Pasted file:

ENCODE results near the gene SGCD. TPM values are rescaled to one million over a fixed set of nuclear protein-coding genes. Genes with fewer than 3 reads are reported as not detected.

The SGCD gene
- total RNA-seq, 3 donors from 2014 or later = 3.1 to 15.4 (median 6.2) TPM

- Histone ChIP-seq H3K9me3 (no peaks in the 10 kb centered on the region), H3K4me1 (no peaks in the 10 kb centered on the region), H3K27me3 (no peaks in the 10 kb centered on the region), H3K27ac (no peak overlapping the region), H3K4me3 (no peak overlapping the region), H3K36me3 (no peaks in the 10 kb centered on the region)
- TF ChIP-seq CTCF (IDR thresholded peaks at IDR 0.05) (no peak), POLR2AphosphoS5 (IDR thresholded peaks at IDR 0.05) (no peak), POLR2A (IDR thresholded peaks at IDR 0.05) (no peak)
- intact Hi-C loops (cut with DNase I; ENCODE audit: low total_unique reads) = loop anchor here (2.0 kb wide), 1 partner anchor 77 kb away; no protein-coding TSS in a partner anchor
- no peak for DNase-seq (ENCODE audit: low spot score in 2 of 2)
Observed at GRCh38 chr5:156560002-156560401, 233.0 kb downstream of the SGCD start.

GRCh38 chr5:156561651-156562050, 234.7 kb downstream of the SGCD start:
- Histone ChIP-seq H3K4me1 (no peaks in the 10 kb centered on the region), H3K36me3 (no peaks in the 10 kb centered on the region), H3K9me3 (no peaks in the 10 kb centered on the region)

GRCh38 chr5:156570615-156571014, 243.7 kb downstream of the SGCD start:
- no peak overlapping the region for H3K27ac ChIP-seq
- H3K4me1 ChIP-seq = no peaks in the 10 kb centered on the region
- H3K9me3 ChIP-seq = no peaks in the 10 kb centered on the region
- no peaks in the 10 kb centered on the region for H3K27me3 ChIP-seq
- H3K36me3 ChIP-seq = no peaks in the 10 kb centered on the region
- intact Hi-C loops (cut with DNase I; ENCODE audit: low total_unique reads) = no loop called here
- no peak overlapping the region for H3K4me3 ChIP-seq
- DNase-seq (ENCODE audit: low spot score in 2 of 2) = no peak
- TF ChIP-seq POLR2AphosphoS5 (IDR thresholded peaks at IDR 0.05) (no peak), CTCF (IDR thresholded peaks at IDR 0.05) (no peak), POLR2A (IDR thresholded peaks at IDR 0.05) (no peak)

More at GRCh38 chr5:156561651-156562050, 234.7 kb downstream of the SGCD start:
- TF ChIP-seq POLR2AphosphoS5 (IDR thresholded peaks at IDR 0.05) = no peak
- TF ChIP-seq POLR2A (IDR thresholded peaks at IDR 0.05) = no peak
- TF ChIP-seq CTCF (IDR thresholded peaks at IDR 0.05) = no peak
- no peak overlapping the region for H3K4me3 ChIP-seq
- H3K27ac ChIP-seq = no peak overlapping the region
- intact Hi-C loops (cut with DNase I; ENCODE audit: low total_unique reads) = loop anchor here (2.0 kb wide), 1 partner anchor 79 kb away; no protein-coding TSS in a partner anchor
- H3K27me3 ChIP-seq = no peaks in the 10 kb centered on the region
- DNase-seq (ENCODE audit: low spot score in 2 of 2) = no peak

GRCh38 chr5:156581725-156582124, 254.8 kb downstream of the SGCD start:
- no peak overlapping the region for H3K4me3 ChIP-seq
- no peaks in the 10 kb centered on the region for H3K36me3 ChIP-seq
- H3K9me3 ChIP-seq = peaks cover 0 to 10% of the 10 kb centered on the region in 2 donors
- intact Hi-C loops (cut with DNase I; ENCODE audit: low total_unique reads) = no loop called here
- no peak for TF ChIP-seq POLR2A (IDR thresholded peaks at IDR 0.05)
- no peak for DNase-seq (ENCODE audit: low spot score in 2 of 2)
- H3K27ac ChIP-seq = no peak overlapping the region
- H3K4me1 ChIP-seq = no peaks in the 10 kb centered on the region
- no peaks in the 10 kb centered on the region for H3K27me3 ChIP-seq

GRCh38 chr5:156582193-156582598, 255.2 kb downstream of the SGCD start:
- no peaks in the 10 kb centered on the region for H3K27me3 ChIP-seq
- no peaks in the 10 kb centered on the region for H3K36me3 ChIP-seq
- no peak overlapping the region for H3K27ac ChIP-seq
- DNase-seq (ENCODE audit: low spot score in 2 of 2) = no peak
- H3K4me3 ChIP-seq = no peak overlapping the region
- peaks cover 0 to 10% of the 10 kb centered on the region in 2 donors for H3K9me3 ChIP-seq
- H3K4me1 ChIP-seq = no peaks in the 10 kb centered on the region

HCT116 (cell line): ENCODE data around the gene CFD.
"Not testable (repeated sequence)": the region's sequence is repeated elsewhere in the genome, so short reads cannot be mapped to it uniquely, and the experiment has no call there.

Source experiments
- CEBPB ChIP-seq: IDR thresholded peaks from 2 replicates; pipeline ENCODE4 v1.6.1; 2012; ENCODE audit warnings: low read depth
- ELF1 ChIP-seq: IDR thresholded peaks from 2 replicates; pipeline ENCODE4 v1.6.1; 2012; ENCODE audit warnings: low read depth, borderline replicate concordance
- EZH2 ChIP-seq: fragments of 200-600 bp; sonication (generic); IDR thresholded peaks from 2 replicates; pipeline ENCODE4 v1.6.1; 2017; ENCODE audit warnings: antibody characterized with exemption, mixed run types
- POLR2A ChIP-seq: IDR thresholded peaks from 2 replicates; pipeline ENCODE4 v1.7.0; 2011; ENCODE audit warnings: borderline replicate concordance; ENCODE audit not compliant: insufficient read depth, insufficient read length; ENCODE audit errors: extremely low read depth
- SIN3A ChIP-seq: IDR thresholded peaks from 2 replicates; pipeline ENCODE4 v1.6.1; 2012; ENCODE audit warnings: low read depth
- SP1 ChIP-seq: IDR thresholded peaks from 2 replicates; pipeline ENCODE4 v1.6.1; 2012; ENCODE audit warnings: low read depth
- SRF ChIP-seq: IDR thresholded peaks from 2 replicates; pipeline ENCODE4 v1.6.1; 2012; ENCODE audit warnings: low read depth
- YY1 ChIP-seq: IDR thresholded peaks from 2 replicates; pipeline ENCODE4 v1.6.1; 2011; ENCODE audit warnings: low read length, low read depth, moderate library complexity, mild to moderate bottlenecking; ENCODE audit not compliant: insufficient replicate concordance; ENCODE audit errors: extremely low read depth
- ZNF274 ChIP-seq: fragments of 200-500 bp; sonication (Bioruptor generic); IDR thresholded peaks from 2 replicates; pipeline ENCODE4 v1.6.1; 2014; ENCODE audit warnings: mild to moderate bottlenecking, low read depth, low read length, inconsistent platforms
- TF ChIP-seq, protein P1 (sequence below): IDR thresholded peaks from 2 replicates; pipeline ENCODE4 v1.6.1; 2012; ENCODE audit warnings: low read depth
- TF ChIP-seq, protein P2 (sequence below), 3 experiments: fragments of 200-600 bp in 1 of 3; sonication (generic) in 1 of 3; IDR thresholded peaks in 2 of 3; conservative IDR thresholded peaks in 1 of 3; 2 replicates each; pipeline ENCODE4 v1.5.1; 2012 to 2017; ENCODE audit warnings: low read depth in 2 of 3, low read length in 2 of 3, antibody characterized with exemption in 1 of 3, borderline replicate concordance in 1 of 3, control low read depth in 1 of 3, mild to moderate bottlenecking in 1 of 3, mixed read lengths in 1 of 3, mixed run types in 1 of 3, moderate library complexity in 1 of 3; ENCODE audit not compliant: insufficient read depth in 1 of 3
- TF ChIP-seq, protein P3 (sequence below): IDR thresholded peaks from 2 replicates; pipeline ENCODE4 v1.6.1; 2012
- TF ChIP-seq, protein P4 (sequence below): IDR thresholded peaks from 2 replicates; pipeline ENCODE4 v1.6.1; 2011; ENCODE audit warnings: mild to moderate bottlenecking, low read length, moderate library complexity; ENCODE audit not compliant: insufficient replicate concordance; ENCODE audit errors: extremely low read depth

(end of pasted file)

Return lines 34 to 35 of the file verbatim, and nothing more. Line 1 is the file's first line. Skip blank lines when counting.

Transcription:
- intact Hi-C loops (cut with DNase I; ENCODE audit: low total_unique reads) = no loop called here
- no peak for TF ChIP-seq POLR2A (IDR thresholded peaks at IDR 0.05)